For this reason, the presidency will pay particular attention to enlargement policy. Indeed, on the basis of the 2015 'enlargement package', for which the commission will apply a new methodology, we will work towards the consensual adoption of the annual 'enlargement' conclusions in December."

He also highlights his country's desire to contribute to the review of the European neighbourhood policy, with the aim of achieving concrete progress before the end of the year. 

2015 also features key international conferences, with Asselborn emphasising the 12th Asia-Europe foreign ministers' meeting in Luxembourg in November, the sustainable development summit in New York in September and UN climate change conference in Paris in December, as crucial dates in the EU's calendar. 

"Let me underline that the Luxembourg presidency will work very actively to contribute to making these important international meetings a success," he says.

A strategy for trade

The second half of 2015 is also due to be crucial for the EU's external trade, with Asselborn stressing that Luxembourg is planning an "ambitious agenda and pursuing ongoing negotiations on a bilateral, plurilateral and multilateral level". 

"This will be particularly important in view of the upcoming review of the commission's trade strategy in autumn 2015," he adds.

"In terms of multilateral negotiations, the main objectives of the Luxembourg presidency are to prepare the 10th ministerial meeting of the world trade organisation and to conclude the plurilateral environment goods agreement."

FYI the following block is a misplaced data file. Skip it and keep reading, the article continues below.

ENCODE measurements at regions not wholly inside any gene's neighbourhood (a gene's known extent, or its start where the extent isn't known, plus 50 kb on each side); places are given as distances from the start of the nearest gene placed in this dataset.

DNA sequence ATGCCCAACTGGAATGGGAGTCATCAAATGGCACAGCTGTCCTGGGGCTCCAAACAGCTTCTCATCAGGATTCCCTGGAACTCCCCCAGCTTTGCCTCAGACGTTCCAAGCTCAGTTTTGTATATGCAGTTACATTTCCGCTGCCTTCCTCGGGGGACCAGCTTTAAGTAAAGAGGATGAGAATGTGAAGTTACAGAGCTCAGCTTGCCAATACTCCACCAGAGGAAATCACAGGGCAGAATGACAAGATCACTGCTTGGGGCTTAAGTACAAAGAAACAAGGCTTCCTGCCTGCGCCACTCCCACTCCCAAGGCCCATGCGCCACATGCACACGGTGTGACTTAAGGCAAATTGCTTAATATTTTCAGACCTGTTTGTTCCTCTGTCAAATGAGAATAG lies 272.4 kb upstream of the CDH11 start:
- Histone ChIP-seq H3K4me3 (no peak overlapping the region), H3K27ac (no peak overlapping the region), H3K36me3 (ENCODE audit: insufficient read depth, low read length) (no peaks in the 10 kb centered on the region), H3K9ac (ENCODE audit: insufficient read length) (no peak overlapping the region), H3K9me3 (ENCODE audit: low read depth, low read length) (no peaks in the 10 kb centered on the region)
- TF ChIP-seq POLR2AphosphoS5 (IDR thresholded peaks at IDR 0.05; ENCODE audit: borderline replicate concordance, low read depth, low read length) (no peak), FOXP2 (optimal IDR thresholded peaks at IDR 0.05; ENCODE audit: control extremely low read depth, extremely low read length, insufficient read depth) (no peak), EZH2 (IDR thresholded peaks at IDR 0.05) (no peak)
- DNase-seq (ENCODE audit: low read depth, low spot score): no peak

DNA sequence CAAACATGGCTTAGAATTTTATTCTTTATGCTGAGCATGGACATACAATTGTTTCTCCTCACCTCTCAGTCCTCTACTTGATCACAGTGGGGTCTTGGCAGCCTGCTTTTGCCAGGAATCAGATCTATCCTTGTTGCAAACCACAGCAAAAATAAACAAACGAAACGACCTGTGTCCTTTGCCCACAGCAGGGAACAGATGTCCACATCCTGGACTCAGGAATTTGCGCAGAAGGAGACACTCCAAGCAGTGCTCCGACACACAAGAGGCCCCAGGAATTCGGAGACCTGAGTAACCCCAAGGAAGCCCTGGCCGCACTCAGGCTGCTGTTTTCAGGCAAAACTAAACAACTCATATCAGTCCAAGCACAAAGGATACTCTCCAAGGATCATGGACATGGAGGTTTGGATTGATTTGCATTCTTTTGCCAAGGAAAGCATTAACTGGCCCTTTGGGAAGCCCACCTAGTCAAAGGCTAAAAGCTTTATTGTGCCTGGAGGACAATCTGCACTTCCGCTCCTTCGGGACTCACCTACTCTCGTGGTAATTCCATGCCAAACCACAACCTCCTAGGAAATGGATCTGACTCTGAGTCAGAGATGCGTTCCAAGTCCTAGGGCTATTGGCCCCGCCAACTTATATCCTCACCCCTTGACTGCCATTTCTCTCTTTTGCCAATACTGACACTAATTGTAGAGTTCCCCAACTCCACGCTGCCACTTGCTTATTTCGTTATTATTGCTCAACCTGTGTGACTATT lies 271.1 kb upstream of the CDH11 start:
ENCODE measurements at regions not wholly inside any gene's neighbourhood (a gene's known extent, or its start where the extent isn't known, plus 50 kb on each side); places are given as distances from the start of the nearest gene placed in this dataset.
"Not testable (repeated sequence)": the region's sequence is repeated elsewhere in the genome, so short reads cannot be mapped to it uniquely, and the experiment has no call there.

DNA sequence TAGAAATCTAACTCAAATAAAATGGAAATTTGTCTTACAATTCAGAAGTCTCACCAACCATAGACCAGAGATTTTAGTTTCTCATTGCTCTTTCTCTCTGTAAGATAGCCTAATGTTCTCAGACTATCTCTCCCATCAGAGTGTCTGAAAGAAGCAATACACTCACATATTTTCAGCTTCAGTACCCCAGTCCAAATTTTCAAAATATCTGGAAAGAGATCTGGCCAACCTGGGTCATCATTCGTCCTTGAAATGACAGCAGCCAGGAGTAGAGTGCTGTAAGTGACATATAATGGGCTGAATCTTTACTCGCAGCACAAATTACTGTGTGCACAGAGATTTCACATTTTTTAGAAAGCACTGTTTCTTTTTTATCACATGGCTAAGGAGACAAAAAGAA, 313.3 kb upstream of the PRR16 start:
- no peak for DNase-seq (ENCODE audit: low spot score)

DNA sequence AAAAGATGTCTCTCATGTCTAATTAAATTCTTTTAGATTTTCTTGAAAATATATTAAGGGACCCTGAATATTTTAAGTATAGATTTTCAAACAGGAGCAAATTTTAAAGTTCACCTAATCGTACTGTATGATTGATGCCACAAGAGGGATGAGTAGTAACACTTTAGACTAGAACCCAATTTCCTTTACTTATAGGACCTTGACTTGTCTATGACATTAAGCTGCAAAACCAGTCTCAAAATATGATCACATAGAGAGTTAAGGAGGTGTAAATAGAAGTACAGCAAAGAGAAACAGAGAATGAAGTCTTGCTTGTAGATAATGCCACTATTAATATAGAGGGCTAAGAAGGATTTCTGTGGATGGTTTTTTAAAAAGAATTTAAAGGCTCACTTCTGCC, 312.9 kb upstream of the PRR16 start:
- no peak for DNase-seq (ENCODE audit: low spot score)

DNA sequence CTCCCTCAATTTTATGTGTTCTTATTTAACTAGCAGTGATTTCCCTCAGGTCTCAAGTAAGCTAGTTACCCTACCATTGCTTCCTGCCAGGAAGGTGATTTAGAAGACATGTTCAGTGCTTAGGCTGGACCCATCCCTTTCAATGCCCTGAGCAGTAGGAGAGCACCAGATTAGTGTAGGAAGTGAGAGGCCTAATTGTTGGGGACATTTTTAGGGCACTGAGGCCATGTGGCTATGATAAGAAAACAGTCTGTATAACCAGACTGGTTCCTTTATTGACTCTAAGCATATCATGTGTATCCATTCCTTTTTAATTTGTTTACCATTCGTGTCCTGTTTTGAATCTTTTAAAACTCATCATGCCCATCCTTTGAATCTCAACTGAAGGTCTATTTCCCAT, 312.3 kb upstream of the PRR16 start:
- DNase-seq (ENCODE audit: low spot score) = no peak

These negotiations, which take place in Nairobi in December, aim to reduce or eliminate tariff and non-tariff barriers to environmental goods and services, such as catalytic converters, air filters or on wastewater management. 

Asselborn says these talks "provide an opportunity to enhance the credibility of the international rules-based trade system and to pave the way for the conclusion of the Doha cycle, as well as the preparation of the post-Doha era, particularly taking into account the aspirations of developing countries and welcoming a greater contribution from emerging countries."

No discussion about EU trade can be complete, of course, without mention of the increasingly controversial transatlantic trade and investment partnership (TTIP). The highly divisive EU-US free trade deal has been a near continual source of frustration for legislators and has generated more concern and interest from European citizens than any other recent EU policy objective. 

"When it comes to the negotiations on TTIP," says Asselborn, "the Luxembourg presidency aims at advancing the discussions in a transparent and constructive manner during the second semester of 2015, when the more political issues will be on the agenda."